(Regular DHD readers know I don’t do geek. But frequent LA Weekly film reviewer and comic book expert Luke Y Thompson does. He spends all year waiting for Comic-Con and this time he’s covering it for me. Here’s his latest report.)
One of the things that struck me today in the main exhibit hall is that, despite record attendance, there isn’t much new under the sun so far. Sci-Fi channel still has that weird purple tube-shaped booth, there’s a giant Lego Batman, Hasbro’s booth continues to feature cool custom dioramas way better than anything they actually put into stores.
And all the new media attention (seriously, Entertainment Weekly is just now figuring out that Comic-Con is significant?) makes what ought to be a quick and easy registration process take forever. Herded into a line of pre-registered and non-pre-registered alike, those of us who had already been given a Mark of the Beast (yes, they do it with bar codes) were held up by those who waited until today. Nearly an hour standing outside in the sun. By the time I was done, it was time for a beer, since the hall wasn’t open yet. An $8.62 Stella Artois. Too much. But always fun to talk to bemused non-Con folk in hotel bars.
The big-deal movie product this year is clearly WATCHMEN and THE SPIRIT, exalted properties among comic fans, but chances are you aren’t so familiar with them. We’ll deal with both in more detail later; for now, know that WATCHMEN is the one with that trippy trailer you saw in front of THE DARK KNIGHT (Oh, you say you didn’t see the DARK KNIGHT? I doubt that very much). It involves superheroes in an alternate reality where their existence has changed the course of history, and the Cold War is getting hot. Main point here being that a signature vehicle from the film, known to fans as “Archie” (it’s named after Archimedes, Merlin’s pet owl in THE SWORD AND THE STONE) is here in the main hall. In the film, and the book, it’s the main mode of transportation for Nite Owl (Patrick Wilson), who’s basically like Batman but inspired by owls rather than bats, plus he’s retired and out of fighting shape.
(There is also some sort of one-man drilling vehicle from the upcoming G.I. JOE movie. It’s not very impressive.)
Archie the owl-ship is fully detailed inside and out, but DC Comics clearly don’t educate their pitch-people on the product: A guy on their P.A. beckoned fans to come see “the owl-spaceship from the new movie The Watchmen!” Sigh. Don’t screw up in front of comic geeks, because they will sense weakness. There’s no “the” in WATCHMEN, and Archie is an airship.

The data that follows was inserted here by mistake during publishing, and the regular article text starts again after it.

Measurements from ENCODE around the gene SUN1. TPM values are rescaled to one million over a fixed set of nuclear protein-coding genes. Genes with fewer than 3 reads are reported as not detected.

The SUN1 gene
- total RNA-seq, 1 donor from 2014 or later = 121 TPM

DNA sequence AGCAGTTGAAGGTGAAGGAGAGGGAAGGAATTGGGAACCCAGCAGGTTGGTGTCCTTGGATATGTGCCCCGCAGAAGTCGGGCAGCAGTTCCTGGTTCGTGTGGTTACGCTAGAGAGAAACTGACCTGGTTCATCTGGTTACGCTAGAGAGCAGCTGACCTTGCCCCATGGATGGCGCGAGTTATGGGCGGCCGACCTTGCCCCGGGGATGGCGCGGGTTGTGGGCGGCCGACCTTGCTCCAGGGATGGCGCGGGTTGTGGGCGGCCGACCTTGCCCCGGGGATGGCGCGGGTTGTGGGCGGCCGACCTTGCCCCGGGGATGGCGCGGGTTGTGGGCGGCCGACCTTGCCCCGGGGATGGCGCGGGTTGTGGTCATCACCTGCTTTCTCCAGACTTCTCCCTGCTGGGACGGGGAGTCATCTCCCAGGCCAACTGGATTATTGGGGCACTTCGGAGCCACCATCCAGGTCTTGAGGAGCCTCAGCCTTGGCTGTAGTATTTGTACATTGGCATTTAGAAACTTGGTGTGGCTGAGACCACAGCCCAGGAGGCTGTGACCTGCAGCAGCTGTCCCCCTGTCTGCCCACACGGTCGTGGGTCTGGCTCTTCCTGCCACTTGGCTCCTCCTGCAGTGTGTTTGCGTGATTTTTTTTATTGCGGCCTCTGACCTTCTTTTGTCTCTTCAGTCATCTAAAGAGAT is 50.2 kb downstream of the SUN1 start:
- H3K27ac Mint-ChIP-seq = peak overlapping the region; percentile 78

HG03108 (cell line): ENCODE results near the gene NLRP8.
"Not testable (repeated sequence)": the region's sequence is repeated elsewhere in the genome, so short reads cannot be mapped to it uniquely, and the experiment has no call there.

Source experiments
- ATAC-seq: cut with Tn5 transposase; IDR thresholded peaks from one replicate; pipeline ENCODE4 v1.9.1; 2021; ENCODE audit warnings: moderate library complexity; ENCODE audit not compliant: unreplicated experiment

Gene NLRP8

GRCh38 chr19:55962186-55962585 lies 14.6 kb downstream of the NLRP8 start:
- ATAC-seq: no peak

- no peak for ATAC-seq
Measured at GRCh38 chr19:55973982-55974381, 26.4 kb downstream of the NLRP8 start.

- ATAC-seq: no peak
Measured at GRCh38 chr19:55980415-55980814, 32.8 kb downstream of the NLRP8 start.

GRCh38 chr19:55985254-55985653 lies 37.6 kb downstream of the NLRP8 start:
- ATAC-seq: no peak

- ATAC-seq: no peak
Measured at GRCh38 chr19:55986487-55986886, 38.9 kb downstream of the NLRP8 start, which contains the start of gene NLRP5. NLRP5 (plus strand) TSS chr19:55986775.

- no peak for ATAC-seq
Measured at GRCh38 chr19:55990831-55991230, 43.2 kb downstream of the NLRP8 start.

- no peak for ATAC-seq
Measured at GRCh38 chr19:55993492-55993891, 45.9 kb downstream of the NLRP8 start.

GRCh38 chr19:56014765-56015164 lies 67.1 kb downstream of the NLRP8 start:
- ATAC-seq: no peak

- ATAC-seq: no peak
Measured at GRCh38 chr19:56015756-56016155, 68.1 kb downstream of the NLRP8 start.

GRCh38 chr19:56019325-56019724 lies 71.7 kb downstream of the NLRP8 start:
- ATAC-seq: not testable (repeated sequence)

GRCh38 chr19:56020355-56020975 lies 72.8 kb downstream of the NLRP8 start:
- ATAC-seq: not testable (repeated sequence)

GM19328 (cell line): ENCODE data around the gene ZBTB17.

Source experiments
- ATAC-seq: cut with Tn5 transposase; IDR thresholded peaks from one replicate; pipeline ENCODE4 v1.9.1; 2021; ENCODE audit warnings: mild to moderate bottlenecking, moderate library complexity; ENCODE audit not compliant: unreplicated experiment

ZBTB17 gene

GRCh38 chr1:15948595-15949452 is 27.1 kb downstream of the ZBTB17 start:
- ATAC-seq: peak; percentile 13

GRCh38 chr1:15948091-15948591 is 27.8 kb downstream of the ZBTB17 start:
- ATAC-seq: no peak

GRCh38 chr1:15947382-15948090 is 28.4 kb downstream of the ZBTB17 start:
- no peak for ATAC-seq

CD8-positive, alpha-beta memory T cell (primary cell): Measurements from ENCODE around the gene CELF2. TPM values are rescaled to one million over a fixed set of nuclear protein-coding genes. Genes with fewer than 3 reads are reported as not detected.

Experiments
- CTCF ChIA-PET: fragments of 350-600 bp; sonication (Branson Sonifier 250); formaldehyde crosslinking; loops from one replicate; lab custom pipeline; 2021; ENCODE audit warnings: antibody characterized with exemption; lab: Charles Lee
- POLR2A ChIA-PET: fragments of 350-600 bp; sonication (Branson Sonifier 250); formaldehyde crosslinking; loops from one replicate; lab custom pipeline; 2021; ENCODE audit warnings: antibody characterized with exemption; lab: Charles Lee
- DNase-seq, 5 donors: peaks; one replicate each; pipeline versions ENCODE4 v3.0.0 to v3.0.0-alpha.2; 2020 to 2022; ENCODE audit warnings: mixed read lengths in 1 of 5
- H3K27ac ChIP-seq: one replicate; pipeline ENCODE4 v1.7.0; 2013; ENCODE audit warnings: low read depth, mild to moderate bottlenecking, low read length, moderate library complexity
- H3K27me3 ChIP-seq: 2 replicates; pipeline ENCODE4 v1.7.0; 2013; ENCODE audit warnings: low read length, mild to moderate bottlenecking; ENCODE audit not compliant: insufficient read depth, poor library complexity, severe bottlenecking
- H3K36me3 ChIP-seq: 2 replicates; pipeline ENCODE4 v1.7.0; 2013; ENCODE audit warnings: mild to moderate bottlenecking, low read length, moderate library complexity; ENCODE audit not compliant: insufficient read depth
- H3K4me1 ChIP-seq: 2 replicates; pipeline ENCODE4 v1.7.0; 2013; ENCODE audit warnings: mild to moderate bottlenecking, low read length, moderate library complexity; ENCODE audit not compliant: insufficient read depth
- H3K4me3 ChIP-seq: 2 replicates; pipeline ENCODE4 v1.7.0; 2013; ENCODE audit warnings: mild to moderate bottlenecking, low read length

THE SPIRIT doesn’t have any vehicles, but the Lionsgate booth it occupies does generate fake snow flurries.
Mattel has a nice Castle Grayskull facade at its booth, sort-of life size, to advertise its latest attempt to relaunch the Masters of the Universe toy-line. Originally popular in the ’80s, spawning the He-Man cartoon and an underrated Dolph Lundgren movie (is there any other kind?), the line got a realaunch a few years back with a new cartoon, but kids didn’t take to it as much and older collectors complained they could never find them. In preparation for a new movie currently in development, mattel is trying to keep the characters alive via a direct-to-Internet line of expensive collector-oriented figures.
Good luck with that. Especially considering how it’s handling THE DARK KNIGHT collector toys. Retailing at $12.99 in stores if you can find them, these mini-likenesses of Heath Ledger and Christian Bale are fetching anywhere from $40 to $100 here at the Con. Some have theorized Mattel created an artificial shortage to cash in on Heath Ledger’s death, but I find that unlikely, as it’s a more elaborate plan than they seem capable of.
Crazy feeding frenzy for free cloth bags with a cartoon Wonder Woman on them.
Didn’t have time to check out the pilot of J.J. Abrams’ FRINGE, but a friend did, and described it as being a mystery show “like a cross between ALIAS and X-FILES.” He loved it, but said it was fairly sparsely attended.
No cool costumes so far — the best was an older fan dressed like Sean Connery as Indiana Jones’ dad. If you’re the right age, that’s probably the best-suited costume for you, and this guy was close.